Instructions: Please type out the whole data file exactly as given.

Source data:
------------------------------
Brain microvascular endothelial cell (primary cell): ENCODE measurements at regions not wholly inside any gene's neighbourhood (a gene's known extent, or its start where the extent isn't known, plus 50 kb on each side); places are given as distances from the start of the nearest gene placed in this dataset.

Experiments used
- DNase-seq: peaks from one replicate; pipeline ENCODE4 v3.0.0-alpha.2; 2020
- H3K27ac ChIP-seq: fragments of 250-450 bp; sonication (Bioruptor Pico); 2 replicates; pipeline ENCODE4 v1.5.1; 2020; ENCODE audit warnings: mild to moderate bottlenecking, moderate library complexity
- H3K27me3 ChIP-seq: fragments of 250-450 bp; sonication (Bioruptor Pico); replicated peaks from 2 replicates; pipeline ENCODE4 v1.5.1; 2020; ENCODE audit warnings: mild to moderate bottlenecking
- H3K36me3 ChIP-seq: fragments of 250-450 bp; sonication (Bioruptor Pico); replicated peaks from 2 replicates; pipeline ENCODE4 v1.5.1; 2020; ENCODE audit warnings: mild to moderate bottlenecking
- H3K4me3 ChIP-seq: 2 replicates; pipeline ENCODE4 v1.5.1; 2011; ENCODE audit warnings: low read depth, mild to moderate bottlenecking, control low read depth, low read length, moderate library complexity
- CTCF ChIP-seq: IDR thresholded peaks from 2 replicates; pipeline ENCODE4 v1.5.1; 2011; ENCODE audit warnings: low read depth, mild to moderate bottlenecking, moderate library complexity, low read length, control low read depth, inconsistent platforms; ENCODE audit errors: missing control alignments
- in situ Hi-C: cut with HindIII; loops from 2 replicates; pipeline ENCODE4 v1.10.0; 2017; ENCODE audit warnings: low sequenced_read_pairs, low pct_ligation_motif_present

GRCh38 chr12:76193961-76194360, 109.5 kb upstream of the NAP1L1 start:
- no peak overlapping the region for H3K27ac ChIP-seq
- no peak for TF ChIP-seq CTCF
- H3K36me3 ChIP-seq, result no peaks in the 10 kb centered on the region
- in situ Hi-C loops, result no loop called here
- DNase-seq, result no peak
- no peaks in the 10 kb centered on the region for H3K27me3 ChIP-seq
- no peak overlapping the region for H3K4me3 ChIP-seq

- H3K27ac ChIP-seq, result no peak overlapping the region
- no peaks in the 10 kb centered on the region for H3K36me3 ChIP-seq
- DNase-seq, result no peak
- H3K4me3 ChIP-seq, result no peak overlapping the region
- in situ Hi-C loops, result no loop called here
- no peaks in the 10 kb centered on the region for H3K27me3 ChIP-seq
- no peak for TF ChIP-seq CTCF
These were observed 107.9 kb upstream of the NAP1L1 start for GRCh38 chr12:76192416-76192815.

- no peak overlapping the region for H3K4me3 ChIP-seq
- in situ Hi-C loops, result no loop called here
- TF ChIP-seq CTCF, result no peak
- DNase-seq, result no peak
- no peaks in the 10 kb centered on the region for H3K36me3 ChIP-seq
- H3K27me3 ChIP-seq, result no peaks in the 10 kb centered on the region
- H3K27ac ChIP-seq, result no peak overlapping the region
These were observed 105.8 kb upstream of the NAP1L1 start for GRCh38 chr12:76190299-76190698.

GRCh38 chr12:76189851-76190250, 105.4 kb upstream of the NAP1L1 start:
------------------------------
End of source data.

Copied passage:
Brain microvascular endothelial cell (primary cell): ENCODE measurements at regions not wholly inside any gene's neighbourhood (a gene's known extent, or its start where the extent isn't known, plus 50 kb on each side); places are given as distances from the start of the nearest gene placed in this dataset.

Experiments used
- DNase-seq: peaks from one replicate; pipeline ENCODE4 v3.0.0-alpha.2; 2020
- H3K27ac ChIP-seq: fragments of 250-450 bp; sonication (Bioruptor Pico); 2 replicates; pipeline ENCODE4 v1.5.1; 2020; ENCODE audit warnings: mild to moderate bottlenecking, moderate library complexity
- H3K27me3 ChIP-seq: fragments of 250-450 bp; sonication (Bioruptor Pico); replicated peaks from 2 replicates; pipeline ENCODE4 v1.5.1; 2020; ENCODE audit warnings: mild to moderate bottlenecking
- H3K36me3 ChIP-seq: fragments of 250-450 bp; sonication (Bioruptor Pico); replicated peaks from 2 replicates; pipeline ENCODE4 v1.5.1; 2020; ENCODE audit warnings: mild to moderate bottlenecking
- H3K4me3 ChIP-seq: 2 replicates; pipeline ENCODE4 v1.5.1; 2011; ENCODE audit warnings: low read depth, mild to moderate bottlenecking, control low read depth, low read length, moderate library complexity
- CTCF ChIP-seq: IDR thresholded peaks from 2 replicates; pipeline ENCODE4 v1.5.1; 2011; ENCODE audit warnings: low read depth, mild to moderate bottlenecking, moderate library complexity, low read length, control low read depth, inconsistent platforms; ENCODE audit errors: missing control alignments
- in situ Hi-C: cut with HindIII; loops from 2 replicates; pipeline ENCODE4 v1.10.0; 2017; ENCODE audit warnings: low sequenced_read_pairs, low pct_ligation_motif_present

GRCh38 chr12:76193961-76194360, 109.5 kb upstream of the NAP1L1 start:
- no peak overlapping the region for H3K27ac ChIP-seq
- no peak for TF ChIP-seq CTCF
- H3K36me3 ChIP-seq, result no peaks in the 10 kb centered on the region
- in situ Hi-C loops, result no loop called here
- DNase-seq, result no peak
- no peaks in the 10 kb centered on the region for H3K27me3 ChIP-seq
- no peak overlapping the region for H3K4me3 ChIP-seq

- H3K27ac ChIP-seq, result no peak overlapping the region
- no peaks in the 10 kb centered on the region for H3K36me3 ChIP-seq
- DNase-seq, result no peak
- H3K4me3 ChIP-seq, result no peak overlapping the region
- in situ Hi-C loops, result no loop called here
- no peaks in the 10 kb centered on the region for H3K27me3 ChIP-seq
- no peak for TF ChIP-seq CTCF
These were observed 107.9 kb upstream of the NAP1L1 start for GRCh38 chr12:76192416-76192815.

- no peak overlapping the region for H3K4me3 ChIP-seq
- in situ Hi-C loops, result no loop called here
- TF ChIP-seq CTCF, result no peak
- DNase-seq, result no peak
- no peaks in the 10 kb centered on the region for H3K36me3 ChIP-seq
- H3K27me3 ChIP-seq, result no peaks in the 10 kb centered on the region
- H3K27ac ChIP-seq, result no peak overlapping the region
These were observed 105.8 kb upstream of the NAP1L1 start for GRCh38 chr12:76190299-76190698.

GRCh38 chr12:76189851-76190250, 105.4 kb upstream of the NAP1L1 start: